Meet 'Cosmic Girl': Virgin Galactic's New Satellite-Launching Jet (Video)

Virgin Galactic will launch small satellites to space beneath the belly of a Boeing 747 jet nicknamed "Cosmic Girl," company representatives have announced.

Cosmic Girl is no stranger to the Virgin family, coming to Virgin Galactic from its sister company Virgin Atlantic. The jet will now be modified to accommodate a satellite-launching rocket called LauncherOne, beneath the plane's left wing. Virgin Galactic unveiled Cosmic Girl in a recent video last week that shows just how it will loft LauncherOne rockets into space. 

An artist's illustration of Virgin Galactic's new 747 jumbo jet "Cosmic Girl" launching a LauncherOne rocket from high altitude. Virgin Galactic unveiled the rocket-toting carrier plane on Dec. 3, 2015. (Image credit: Virgin Galactic)

"The Boeing 747 has a very special place in my heart: We began service on my first airline, Virgin Atlantic, with just one leased 747," Sir Richard Branson, founder of Virgin Galactic, said in a statement on Dec. 3. [Virgin Galactic's LauncherOne Rocket in Photos]

"I never imagined that today one of our 747s would get a second chance and help open access to space," Branson added. "I'm absolutely thrilled that Cosmic Girl can stay in the Virgin family — and truly live up to her name!"

Virgin Galactic founder Sir Richard Branson and pilot Kelly Latimer pose for a photo during the Dec. 3 unveiling of the company's Cosmic Girl jet, a carrier plane for its LauncherOne rocket. (Image credit: Virgin Galactic)

During a mission, Cosmic Girl will fly up to an altitude of about 35,000 feet (10,670 meters). At that point, the two-stage LauncherOne rocket will blast off from its airborne platform, carrying into space payloads that weigh 880 lbs. (400 kilograms) or more.

Both stages of LauncherOne will then fall back to Earth, while Cosmic Girl will fly back to a predetermined airport.

"Air launch enables us to provide rapid, responsive service to our satellite customers on a schedule set by their business and operational needs, rather than the constraints of national launch ranges," Virgin Galactic CEO George Whitesides said in the same statement. "Selecting the 747 airframe provides a dedicated platform that gives us the capacity to substantially increase our payload to orbit without increasing our prices."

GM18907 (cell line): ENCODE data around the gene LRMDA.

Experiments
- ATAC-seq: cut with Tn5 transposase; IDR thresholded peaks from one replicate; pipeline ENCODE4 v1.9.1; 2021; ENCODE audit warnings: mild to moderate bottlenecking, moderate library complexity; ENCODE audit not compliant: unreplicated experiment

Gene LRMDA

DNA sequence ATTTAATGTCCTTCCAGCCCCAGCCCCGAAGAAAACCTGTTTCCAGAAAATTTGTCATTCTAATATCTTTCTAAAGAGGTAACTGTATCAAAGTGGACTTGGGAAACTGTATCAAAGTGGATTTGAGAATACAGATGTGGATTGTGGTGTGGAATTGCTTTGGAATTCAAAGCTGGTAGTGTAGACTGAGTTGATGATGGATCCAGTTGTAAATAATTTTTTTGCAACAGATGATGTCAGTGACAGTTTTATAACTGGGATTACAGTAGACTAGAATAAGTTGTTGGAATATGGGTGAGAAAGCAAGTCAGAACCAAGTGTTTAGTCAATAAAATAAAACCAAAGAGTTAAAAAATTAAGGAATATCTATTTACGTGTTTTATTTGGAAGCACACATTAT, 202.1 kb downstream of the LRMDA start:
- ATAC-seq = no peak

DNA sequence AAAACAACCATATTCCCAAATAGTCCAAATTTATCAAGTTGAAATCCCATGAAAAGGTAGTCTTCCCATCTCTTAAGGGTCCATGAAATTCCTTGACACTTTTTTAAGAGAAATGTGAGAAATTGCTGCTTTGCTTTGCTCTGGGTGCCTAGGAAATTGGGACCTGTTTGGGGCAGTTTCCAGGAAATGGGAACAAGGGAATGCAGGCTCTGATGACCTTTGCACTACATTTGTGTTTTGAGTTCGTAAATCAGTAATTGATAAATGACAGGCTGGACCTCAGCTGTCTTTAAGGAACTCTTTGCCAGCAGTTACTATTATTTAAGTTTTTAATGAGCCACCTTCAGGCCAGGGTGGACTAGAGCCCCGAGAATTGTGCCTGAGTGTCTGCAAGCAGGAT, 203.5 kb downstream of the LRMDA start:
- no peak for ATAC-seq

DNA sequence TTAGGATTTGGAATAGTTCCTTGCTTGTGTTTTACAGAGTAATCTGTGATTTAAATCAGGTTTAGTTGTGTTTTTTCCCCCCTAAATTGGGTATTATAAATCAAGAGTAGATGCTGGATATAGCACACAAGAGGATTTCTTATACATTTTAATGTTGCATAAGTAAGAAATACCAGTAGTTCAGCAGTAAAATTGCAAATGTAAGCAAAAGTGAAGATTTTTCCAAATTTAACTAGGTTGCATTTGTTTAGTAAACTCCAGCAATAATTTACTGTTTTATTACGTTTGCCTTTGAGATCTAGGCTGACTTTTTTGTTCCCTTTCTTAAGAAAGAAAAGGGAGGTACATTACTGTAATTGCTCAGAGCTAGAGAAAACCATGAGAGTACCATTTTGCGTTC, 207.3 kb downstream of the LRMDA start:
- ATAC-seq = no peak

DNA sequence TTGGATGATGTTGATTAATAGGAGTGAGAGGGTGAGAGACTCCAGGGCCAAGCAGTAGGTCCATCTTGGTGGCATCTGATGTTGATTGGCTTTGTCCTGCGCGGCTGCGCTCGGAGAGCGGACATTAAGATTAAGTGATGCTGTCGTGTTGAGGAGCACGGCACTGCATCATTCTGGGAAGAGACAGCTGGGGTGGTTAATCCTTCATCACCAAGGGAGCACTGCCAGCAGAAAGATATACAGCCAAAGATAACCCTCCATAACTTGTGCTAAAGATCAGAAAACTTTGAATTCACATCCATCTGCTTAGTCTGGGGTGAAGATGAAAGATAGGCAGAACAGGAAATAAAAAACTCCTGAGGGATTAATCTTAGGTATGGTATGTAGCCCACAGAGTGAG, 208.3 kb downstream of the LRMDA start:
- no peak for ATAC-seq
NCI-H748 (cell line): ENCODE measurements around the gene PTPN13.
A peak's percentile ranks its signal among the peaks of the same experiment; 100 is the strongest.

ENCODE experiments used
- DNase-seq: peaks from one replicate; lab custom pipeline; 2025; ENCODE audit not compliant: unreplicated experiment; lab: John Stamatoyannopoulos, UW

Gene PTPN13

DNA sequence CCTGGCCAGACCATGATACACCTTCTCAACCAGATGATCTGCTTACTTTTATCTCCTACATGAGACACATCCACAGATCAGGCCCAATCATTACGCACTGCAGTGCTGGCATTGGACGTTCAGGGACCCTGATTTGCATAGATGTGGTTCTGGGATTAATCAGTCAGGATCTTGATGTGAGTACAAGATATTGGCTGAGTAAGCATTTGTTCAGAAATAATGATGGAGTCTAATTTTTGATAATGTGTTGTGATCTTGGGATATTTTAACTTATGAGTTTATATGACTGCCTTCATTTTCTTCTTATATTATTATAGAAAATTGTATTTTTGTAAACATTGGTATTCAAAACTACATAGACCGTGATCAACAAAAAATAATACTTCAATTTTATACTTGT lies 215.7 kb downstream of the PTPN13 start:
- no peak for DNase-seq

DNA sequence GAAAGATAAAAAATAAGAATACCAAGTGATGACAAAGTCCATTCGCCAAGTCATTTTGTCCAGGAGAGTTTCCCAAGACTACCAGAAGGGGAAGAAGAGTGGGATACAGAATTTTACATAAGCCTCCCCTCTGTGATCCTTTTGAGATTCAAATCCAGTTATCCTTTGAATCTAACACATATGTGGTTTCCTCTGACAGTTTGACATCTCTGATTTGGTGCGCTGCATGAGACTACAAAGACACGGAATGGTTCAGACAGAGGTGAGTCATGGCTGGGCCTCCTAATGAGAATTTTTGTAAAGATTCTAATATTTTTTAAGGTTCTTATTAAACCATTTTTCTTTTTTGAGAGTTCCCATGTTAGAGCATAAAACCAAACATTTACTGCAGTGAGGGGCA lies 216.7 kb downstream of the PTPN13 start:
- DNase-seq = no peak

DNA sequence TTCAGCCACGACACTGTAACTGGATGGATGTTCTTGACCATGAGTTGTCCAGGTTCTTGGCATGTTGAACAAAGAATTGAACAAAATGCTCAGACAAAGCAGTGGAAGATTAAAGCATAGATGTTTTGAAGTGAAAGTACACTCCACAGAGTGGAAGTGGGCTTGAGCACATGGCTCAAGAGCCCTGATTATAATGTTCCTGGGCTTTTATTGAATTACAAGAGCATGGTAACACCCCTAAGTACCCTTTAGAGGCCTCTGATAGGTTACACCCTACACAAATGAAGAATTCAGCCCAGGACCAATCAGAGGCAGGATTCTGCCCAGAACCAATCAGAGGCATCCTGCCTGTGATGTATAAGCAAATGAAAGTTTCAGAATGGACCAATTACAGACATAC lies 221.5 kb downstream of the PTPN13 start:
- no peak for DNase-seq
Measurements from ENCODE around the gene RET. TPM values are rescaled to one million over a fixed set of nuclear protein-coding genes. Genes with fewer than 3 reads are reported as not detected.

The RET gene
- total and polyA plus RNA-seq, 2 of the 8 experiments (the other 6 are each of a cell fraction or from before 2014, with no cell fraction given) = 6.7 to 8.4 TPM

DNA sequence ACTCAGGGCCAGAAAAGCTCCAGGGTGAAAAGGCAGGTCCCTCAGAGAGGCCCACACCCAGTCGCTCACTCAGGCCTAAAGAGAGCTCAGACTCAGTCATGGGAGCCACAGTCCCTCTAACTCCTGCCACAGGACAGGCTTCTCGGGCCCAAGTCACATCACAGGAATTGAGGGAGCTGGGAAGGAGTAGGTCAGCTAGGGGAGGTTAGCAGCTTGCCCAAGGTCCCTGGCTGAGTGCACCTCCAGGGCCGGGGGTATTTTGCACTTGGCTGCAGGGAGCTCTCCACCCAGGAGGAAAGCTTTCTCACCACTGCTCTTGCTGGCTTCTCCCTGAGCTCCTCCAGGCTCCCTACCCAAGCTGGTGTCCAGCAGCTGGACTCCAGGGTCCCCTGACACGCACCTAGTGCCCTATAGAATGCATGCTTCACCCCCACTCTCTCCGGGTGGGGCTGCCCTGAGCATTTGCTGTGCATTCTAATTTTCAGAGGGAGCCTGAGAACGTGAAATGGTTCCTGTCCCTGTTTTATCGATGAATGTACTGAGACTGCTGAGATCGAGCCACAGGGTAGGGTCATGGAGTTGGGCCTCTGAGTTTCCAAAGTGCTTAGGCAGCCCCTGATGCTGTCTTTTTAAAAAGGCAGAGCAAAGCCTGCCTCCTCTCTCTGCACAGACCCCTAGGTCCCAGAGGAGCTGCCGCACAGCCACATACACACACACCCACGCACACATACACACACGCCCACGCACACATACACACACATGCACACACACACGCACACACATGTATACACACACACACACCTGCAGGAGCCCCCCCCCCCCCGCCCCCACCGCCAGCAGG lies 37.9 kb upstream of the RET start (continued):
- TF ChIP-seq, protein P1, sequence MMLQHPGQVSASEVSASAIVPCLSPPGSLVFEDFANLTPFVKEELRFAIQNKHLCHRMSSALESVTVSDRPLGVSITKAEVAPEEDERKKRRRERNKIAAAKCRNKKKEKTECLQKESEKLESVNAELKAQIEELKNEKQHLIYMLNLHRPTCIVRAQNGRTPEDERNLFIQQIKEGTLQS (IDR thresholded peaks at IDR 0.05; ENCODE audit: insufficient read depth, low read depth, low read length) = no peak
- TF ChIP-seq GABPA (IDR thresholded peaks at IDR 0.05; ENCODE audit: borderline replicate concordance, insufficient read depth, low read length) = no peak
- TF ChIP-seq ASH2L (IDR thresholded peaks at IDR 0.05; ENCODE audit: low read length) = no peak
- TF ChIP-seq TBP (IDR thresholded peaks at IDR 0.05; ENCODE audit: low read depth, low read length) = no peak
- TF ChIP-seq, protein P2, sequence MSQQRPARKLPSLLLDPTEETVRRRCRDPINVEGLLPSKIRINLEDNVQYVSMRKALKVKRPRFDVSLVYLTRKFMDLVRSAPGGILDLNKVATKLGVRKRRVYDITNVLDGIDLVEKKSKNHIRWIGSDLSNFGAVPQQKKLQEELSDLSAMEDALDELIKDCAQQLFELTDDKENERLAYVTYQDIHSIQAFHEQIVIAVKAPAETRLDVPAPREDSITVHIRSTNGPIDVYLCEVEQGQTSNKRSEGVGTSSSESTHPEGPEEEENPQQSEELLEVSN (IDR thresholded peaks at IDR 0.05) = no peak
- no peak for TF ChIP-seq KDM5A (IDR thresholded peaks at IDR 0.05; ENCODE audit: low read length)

Virgin Galactic will charge less than $10 million to take satellites to sun-synchronous orbit via LauncherOne, company representatives have said.

Virgin Orbit will launch small satellites into space from Cosmic Girl (seen here in an illustration), a 747 jumbo jet that will serve as an aerial launchpad for the LauncherOne rocket.

Virgin Galactic will launch small satellites into space from "Cosmic Girl," a 747 jumbo jet that will serve as an aerial launchpad for the LauncherOne rocket. (Image credit: Virgin Galactic)

This won't be the first time a 747 aircraft has played a role in spaceflight. Over the years, 747s have supported a variety of special missions, including the space shuttle Enterprise test-flight program, NASA's Shuttle Carrier Aircraft program, the Pratt & Whitney flying test bed, and flight tests of the X-45 "Phantom Ray," Virgin Galactic representatives said. Another commercial spaceflight company, Orbital ATK, also launches small satellites from an airborne jet. Orbital ATK's Pegasus rockets launch from a modifed L-1011 jet dubbed "Stargazer." 

Virgin Galactic's Cosmic Girl aircraft has already gone through initial inspections and tests, and it will undergo further maintenance checks and repairs prior to the start of wing modification. If all goes according to plan, Cosmic Girl and LauncherOne could begin lofting satellites by the end of 2017.

Virgin Galactic's SpaceShipTwo, a six-passenger vehicle being developed for suborbital space tourism and research, is also air-launched, from the belly of an aircraft called WhiteKnightTwo.

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Kasandra Brabaw
Contributing Writer

Kasandra Brabaw is a freelance science writer who covers space, health, and psychology. She's been writing for since 2014, covering NASA events, sci-fi entertainment, and space news. In addition to, Kasandra has written for Prevention, Women's Health, SELF, and other health publications. She has also worked with academics to edit books written for popular audiences.